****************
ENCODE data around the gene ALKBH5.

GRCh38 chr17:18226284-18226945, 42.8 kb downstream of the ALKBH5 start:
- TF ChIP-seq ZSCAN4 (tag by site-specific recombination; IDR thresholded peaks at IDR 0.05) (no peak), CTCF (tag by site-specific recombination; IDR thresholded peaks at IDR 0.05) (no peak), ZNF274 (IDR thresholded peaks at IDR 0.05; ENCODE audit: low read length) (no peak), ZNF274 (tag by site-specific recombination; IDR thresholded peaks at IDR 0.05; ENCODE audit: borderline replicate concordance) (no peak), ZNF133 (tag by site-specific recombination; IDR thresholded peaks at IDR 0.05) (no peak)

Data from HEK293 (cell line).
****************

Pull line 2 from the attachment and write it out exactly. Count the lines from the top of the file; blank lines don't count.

GRCh38 chr17:18226284-18226945, 42.8 kb downstream of the ALKBH5 start: